With a 65% success rate and 22.9% average return per rating, Tandon earns a #124 ranking on TipRanks’ list of best-performing analysts.
In line with Susquehanna analyst Christopher Rolland’s estimates, semiconductor player Broadcom reported a modest beat-and-raise quarter. In response, he maintained a Buy rating on the stock. In addition, the five-star analyst kept the price target at $540, suggesting 16% upside potential.
It should be noted that Broadcom’s CEO Hock Tan is optimistic about the robust booking trends “despite a flattening in the company’s lead-time trends.” Expounding on this, Rolland stated, “In other words, he does not believe that over-ordering (i.e., inventory building) is a major concern for the company.”
When it comes to the Networking segment, revenue was “better-than-expected” thanks to cloud, hyperscale, and telco demand for Trident and Tomahawk 3.
“Interestingly, Hock believes that enterprise demand (traditionally half the market) is starting to come back now, as bookings may layer on top of the already strong hyperscale/telco demand. Broadband revenue (+28% year-over-year; 18% of semis revenue) was described as “going through somewhat of a renaissance as work from home continued to drive Wi-Fi 6, PON (10G) and DOCSIS 3.1,” Rolland said.
Although Wireless trends were muted during the most recent quarter, management did acquire more supply than originally expected.
“Storage trends appear about in-line with our prior estimate, but management suggested an improving demand trajectory (we believe Chia/Filecoin may also help here). Industrial also appears in-line, driven by a recovery in auto and China, and may sustain as channel inventories remain depleted,” Rolland said.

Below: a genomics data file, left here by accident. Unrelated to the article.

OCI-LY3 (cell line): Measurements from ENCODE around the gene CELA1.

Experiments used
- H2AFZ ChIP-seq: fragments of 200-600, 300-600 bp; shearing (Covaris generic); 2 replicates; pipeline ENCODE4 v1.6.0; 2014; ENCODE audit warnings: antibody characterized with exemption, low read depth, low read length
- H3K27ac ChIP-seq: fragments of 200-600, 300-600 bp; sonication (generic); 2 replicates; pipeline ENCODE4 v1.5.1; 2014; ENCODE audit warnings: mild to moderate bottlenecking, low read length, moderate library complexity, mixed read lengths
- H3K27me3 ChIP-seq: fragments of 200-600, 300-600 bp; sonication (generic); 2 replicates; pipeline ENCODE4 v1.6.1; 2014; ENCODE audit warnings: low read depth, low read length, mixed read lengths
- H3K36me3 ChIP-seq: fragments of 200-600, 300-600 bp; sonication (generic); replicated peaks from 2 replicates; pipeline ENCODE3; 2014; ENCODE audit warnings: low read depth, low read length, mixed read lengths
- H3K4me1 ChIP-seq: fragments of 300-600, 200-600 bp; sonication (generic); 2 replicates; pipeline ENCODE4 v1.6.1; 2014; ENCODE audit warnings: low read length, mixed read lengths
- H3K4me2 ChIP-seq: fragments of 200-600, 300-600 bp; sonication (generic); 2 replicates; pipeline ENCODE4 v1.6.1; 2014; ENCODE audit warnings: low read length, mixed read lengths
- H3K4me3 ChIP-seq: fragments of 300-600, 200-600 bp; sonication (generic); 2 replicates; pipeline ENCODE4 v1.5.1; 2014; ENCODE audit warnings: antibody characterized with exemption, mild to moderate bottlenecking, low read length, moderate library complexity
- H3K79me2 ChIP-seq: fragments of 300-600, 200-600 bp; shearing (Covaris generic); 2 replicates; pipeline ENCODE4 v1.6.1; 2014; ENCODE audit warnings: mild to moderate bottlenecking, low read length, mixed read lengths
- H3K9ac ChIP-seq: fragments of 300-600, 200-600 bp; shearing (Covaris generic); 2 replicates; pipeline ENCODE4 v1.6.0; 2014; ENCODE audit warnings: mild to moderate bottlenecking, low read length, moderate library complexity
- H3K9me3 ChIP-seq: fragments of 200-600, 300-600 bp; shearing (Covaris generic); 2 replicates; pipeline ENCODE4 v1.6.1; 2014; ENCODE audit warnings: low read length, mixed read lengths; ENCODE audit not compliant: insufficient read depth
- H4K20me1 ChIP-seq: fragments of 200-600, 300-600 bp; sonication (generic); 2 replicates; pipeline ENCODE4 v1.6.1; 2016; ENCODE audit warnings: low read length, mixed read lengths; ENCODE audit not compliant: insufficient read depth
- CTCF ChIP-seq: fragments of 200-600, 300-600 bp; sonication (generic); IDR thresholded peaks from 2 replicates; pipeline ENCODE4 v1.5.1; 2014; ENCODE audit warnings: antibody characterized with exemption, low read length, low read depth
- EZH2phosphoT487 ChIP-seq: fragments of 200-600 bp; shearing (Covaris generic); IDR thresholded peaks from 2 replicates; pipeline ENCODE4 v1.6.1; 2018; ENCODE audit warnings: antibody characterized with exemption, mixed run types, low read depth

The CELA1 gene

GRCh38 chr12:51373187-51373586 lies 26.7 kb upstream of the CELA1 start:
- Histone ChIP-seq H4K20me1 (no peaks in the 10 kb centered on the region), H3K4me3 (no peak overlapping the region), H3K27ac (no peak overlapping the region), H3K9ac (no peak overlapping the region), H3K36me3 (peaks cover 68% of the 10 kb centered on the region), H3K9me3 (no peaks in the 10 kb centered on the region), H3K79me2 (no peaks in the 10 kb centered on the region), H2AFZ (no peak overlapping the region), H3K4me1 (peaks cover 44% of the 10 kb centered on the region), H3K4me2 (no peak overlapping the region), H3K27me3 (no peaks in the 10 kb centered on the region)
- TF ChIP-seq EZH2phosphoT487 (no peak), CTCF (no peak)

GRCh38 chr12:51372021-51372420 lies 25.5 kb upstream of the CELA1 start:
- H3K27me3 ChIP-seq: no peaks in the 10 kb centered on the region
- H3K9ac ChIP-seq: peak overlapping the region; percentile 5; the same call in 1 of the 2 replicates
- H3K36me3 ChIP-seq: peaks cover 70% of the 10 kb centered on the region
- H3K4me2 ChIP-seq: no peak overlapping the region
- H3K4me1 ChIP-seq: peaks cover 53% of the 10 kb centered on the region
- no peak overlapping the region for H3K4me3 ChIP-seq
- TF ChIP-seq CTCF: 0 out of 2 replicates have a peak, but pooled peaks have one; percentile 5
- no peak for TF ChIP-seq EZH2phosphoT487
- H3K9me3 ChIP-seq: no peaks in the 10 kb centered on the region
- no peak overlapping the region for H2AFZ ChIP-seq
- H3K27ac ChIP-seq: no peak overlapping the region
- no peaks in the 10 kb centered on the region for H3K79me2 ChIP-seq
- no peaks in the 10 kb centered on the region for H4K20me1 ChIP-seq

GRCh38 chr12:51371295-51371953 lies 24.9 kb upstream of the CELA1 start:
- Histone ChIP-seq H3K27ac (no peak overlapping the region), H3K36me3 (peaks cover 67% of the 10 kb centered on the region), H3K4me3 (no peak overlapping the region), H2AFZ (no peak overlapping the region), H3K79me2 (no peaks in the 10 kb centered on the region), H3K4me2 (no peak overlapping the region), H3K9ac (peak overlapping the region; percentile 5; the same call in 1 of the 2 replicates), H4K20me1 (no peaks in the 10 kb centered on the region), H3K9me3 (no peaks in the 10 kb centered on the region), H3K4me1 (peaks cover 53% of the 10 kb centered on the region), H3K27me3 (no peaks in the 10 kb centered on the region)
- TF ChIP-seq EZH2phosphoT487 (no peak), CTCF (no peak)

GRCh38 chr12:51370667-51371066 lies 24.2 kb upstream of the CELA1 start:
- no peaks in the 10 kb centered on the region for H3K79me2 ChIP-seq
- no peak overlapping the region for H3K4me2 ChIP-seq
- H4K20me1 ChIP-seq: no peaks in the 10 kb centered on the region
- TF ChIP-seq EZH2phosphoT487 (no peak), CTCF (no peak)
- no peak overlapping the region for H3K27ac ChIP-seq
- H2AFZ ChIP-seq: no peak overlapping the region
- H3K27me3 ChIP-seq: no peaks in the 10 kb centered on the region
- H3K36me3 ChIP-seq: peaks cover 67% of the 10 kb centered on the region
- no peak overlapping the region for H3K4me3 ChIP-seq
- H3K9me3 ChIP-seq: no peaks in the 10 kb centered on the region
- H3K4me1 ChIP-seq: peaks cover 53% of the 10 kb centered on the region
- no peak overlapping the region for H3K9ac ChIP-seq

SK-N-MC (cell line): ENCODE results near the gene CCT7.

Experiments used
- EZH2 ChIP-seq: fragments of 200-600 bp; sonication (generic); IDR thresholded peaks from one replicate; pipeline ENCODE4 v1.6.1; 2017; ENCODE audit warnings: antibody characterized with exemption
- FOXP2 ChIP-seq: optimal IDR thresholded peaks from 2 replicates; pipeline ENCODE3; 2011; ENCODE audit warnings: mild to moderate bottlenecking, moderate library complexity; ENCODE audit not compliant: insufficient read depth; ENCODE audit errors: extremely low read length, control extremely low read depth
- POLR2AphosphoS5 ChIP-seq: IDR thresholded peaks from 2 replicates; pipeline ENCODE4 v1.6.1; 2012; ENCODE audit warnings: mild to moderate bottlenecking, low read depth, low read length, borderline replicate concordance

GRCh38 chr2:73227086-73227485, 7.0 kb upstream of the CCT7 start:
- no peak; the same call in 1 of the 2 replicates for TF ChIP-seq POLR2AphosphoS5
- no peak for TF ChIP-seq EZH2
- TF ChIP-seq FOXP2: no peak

Although the CEO is known to rein in operating expenses, R&D expenses grew during the quarter, with the company implying “increased investment in Silicon Photonics/optical, 25G PON, and converged home gateways, as they double down on these franchises.”
Rolland is one of the top 52 analysts on the Street, sporting a 75% success rate and 22.9% average return per rating.
Johnson & Johnson has found itself in the spotlight due to the talcum powder litigation. The Supreme Court recently ruled that it will not hear the company’s appeal of the $2.1 billion talcum powder verdict in the Ingham case, which is already down from the initial $4.7 billion verdict.
With this in mind, JNJ will need to pay the $2.5 billion (including interest) in the second quarter. It should be noted that this expense was already reserved last year.
According to Wells Fargo analyst Larry Biegelsen, “this verdict implies a payout of $95 million per claimant,” but “precedent from other large class-action settlements suggests that possible settlement in the multi-district litigation is more likely in the $50,000 to $200,000 range.” So, if the number of cases reaches 60,000 and the average payout is $150,000 each, the analyst estimates a total future settlement of $9 billion, on top of the $2.5 billion.